Unfortunately, things didn’t work out as planned. When she went there she started working in one house where she stayed there for six months and didn’t get a penny. When she claimed her salary, she was informed that, the broker on the Sudan side was collecting her payment every month. Lemlem couldn’t cope up with this condition and left this house. She got employed in another house for eight months. While her life was in a misery she telephoned her family in Ethiopia to find out about her children and the rest of the family. It was then that she heard of the sad news that her two children were given for international adoption without her consent. It was a shock for Lemlem!  It was after this incident that Lemlem lost her memory and finally ended up to be in the Ethiopian community in Sudan.

The Ethiopian community in Sudan sent Lemlem to a shelter located in Addis Ababa for women victims of human trafficking.  When she reached the shelter, Lemlem didn’t know where she is and who her family is and what has happened to her during her stay in Sudan for a total of one year and two months. That is when she told her counselor and her family identified through a telephone number she remembered by heart, since there was no identity card with her when she came. Then she was treated for a depression and got better and started sharing what she had experienced.

In Lemlem’s village there is an orphanage located very near both to her in-laws and her family. According to her brother, many families give their children to this orphanage. The children in the orphanage stay there visited by their families. The workers in the orphanage go home and ask parents if they are interested to give their children for international adoption. The workers inform the household they visit that if they give their children they will get good education by going abroad and that they will come when they are eighteen. For those parents who accept the proposal when their children get adopted they get pictures of the child once a month given to a family member. In Lemlem’s case, it is assumed that her brother-in-low is taking the pictures that came which Lemlem has not seen yet.  Currently there is no information on the status of the children. Her brother-in-low no more receives pictures. One of her son is still living with his grandmother as he was not given for adoption for being overage.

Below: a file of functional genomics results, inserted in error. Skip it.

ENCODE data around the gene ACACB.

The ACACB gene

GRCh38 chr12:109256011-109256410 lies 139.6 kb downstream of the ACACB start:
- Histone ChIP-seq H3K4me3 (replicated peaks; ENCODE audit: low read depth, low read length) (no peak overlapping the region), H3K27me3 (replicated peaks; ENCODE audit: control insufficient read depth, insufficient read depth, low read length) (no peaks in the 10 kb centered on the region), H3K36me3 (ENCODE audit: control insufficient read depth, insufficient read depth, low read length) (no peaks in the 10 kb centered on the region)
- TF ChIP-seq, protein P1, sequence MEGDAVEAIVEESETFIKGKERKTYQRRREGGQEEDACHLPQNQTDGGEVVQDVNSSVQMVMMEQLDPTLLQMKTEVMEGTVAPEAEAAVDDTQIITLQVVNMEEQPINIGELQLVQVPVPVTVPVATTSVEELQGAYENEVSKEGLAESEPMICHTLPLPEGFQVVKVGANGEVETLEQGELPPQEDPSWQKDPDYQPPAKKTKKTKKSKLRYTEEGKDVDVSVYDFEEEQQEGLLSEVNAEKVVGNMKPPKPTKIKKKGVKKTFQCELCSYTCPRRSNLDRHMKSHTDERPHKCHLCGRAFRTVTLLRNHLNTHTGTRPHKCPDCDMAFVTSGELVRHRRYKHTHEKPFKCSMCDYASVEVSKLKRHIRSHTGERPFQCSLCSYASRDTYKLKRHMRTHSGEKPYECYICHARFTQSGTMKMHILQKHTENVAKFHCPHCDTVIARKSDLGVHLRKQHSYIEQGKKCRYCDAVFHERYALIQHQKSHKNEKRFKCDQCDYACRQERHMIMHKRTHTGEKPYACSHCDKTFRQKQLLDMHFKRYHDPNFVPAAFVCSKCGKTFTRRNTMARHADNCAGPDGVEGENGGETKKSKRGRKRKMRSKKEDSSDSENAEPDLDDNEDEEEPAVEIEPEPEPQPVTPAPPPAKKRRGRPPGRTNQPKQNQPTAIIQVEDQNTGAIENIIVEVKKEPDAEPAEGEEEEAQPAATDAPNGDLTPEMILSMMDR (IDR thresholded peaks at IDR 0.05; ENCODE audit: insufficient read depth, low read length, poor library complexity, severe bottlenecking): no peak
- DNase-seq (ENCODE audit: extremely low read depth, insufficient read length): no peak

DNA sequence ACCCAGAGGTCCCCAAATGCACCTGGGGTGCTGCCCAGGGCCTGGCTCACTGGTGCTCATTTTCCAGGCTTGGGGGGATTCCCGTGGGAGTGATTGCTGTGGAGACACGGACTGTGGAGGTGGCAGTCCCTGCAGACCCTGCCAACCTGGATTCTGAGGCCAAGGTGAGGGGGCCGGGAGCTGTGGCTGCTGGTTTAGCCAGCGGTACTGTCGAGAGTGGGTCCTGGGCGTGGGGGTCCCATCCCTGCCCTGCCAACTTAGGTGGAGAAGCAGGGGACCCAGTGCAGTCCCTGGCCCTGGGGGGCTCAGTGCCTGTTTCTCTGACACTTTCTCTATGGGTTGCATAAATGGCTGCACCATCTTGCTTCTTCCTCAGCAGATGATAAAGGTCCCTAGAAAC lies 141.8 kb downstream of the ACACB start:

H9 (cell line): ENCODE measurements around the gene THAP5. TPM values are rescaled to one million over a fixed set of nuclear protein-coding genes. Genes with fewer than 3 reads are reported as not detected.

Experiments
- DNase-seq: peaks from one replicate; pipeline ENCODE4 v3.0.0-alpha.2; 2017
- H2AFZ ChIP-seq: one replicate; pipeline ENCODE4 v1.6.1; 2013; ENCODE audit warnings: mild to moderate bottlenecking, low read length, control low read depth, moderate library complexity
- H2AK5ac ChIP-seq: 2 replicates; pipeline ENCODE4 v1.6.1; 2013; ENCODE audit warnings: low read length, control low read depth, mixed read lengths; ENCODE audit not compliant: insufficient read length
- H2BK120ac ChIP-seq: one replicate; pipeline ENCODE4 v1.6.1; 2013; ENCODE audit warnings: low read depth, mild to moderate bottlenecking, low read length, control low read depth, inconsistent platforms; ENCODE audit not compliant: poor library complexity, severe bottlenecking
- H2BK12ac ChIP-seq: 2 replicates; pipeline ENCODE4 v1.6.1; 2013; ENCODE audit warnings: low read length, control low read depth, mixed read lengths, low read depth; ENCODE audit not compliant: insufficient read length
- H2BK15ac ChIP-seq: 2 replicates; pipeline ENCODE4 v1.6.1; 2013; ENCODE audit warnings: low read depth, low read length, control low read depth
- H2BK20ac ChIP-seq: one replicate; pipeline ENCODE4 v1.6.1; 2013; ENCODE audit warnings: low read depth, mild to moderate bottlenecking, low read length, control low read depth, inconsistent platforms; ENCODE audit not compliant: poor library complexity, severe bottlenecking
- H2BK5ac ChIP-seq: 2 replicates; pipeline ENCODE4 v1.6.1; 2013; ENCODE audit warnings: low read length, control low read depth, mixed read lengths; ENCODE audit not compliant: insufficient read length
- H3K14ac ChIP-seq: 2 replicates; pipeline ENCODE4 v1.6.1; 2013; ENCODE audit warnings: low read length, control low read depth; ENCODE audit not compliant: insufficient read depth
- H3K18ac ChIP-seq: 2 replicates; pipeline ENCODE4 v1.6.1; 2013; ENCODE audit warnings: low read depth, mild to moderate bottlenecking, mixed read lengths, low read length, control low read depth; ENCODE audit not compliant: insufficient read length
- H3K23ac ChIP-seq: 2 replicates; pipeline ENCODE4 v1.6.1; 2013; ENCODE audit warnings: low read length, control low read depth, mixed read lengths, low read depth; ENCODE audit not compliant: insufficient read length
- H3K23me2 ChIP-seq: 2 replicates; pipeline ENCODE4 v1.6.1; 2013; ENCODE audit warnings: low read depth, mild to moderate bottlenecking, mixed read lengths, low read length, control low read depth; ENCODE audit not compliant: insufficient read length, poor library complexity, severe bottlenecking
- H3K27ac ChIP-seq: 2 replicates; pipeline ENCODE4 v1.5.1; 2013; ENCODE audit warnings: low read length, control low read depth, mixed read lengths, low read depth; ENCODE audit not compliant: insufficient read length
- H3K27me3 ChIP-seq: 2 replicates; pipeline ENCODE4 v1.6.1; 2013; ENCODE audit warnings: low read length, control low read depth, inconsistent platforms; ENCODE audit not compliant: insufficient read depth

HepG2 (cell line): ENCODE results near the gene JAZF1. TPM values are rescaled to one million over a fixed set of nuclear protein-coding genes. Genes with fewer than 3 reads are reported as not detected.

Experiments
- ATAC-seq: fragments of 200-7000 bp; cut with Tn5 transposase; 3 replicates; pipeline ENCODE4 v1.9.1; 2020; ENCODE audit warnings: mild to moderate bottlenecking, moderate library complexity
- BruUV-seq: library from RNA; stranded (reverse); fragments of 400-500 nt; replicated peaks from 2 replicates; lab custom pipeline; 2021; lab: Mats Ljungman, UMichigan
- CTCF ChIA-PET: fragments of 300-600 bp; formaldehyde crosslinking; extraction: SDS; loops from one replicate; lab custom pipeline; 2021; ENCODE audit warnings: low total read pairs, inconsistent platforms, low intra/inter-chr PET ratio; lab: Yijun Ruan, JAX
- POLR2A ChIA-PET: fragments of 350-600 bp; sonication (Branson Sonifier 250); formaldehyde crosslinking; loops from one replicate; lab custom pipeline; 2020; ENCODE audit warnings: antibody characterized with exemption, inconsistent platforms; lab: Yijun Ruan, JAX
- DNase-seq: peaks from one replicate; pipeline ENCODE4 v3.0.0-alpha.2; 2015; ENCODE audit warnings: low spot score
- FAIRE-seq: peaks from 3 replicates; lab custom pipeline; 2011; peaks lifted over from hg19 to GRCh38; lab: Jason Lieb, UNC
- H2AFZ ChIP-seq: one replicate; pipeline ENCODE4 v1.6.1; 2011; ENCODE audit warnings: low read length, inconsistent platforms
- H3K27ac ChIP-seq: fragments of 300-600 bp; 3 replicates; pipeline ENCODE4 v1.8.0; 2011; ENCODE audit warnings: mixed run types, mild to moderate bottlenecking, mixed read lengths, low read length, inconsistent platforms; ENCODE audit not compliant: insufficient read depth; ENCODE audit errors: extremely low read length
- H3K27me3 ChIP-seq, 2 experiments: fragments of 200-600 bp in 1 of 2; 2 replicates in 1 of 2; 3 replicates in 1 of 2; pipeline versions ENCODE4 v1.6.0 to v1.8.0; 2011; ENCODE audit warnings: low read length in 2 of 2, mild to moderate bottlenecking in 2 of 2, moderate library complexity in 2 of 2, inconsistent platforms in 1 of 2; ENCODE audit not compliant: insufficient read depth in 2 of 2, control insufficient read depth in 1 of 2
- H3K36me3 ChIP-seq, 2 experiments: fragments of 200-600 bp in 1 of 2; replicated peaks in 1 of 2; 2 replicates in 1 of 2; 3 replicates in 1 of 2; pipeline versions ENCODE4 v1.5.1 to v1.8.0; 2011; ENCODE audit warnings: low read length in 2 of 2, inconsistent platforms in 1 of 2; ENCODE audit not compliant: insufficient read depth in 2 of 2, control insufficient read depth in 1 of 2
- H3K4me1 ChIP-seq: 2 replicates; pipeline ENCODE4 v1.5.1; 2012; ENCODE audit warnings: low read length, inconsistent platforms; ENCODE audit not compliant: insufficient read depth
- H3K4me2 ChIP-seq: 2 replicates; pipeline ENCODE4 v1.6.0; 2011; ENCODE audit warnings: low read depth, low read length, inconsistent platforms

Lemelm regrets her going to Sudan as it hasn’t brought any positive change in her life. Instead her children were taken. She has lost the hope of seeing her children again and always talks about them.  She is interested to be with children whenever she meets one at the shelter or the hospital when she goes for treatment. Lemlem’s family doesn’t clearly know where the children went and have no contact of the organization that took her children. Lemlem and her brother hopes that she will get to see her children in the future if that is impossible at least a chance of knowing the whereabouts of her children which they believe will help her recover fast.

For more news on industry practices, go to

Follow us: @adoptiontraffic /  Adoptionland – FB

To join live Adoption Truth and Transparency FB group discussion visit here.

To get a copy of Adoptionland: From Orphans to Activists, visit Amazon.